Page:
The Anomaly of Hong Kong (Part 2)

November 16, 2011 • Blogs, The Globalist Notebook • Views: 1147

by Nick Lo:

It’s been 14 years since Hong Kong was returned to the motherland, and much has changed. Citizens see little difference in their day-to-day lives, but the undercurrents of society are already in flux. No one knows what will happen in 36 more years, when Hong Kong’s lease on autonomy expires.

But for now, the city is seen as the bastion of the free market economy under the looming shadow of China’s socialist policies. It is the lone democratic Chinese city in which its residents are guaranteed freedom of expression. Hong Kongers perceive a distinction between themselves and the rest of the Chinese population, even if the rest of the world doesn’t. What it means to be “Chinese” is a question the citizens of Hong Kong have yet to answer.

The Hong Kong flag, above left, waves above the city. (Amit Gandhi/Flickr Creative Commons)

Ten years ago, if asked where he or she was from, a Hong Konger would say “Hong Kong,” — not China. You’d probably hear the running gag about mainlanders being uncouth and uncivilized. Jokes used to be made about how old Chinese men hock loogies every which way on the side of the street. But today, the tables have turned. Hong Kongers now embrace their neighbors from mainland China; in fact, they are a huge source of revenue, and are appreciated as such. As the city-state and the country become even more intertwined economically, there has also been a push to integrate the two cultures. Case in point: Hong Kong’s Education Bureau is proposing a system of “patriotic education” that will help students “develop a sense of belonging to the motherland” and “appreciate Chinese culture.” Learning more about history and culture is fine, but the danger comes from passing off propaganda as education — and many Hong Kong politicians have condemned the program as “brainwashing.” This is just one of the most recent struggles Hong Kong has faced as a part of its larger identity crisis.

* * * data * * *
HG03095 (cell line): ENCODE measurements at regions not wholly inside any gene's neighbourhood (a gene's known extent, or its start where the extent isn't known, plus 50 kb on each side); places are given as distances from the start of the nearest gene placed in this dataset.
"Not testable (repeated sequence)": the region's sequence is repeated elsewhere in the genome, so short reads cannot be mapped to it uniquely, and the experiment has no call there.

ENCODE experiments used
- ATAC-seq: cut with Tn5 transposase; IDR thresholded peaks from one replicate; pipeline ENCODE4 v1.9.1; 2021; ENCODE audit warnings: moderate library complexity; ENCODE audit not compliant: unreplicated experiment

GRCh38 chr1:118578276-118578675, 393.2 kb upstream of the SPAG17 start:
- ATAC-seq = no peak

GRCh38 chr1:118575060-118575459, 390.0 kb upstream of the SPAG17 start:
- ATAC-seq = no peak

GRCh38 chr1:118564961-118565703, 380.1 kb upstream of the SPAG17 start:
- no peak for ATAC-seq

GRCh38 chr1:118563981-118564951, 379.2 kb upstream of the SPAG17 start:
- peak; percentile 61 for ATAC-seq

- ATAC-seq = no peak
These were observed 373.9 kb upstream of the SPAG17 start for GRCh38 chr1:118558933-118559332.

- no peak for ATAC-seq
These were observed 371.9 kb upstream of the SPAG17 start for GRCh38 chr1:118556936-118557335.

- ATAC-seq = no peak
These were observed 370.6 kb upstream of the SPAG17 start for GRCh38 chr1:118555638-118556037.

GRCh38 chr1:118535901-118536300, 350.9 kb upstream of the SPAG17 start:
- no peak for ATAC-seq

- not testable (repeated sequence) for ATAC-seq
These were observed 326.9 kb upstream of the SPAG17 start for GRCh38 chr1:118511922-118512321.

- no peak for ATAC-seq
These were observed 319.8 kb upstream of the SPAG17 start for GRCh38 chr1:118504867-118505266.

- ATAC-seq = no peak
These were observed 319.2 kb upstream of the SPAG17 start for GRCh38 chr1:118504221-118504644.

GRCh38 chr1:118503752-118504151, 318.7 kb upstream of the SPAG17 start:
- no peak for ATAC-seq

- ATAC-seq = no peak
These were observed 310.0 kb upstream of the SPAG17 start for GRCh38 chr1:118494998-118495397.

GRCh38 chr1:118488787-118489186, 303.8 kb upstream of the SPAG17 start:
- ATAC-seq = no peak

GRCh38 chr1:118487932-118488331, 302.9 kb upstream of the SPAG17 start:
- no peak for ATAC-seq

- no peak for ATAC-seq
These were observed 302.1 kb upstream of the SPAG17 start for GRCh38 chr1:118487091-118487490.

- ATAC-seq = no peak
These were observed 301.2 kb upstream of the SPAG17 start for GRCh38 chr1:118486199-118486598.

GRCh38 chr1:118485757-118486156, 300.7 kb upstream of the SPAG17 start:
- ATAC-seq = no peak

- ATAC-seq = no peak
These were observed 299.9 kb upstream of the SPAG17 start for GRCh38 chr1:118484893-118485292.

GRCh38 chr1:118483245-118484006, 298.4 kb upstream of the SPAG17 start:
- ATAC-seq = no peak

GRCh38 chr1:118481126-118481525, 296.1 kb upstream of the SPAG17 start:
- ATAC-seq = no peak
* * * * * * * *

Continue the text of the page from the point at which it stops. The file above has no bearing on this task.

Even local politics is marked with discord. There are two main camps of political parties, pro-democracy and pro-Beijing. Pro-Beijing politicians are known for sharing similarities with the political ideology of the Chinese Communist Party, and portraying the CCP in a positive light. As a high school student, I had the privilege of meeting with Jasper Tsang, the founder of the Democratic Alliance for the Betterment of Hong Kong (DAB), the main pro-Beijing party. He seemed straightforward enough in answering questions — until he was asked about democracy. He insisted that Beijing intellectuals engage in stimulating conversations and discussions on democracy. As a member of the DAB, Mr. Tsang is probably well versed in the art of question dodging, particularly when discussing democracy in the most ambiguous of terms. That experience with Mr. Tsang offered a taste of the politics halfway around the world, where parties vacillate on their stances and pander to their audiences.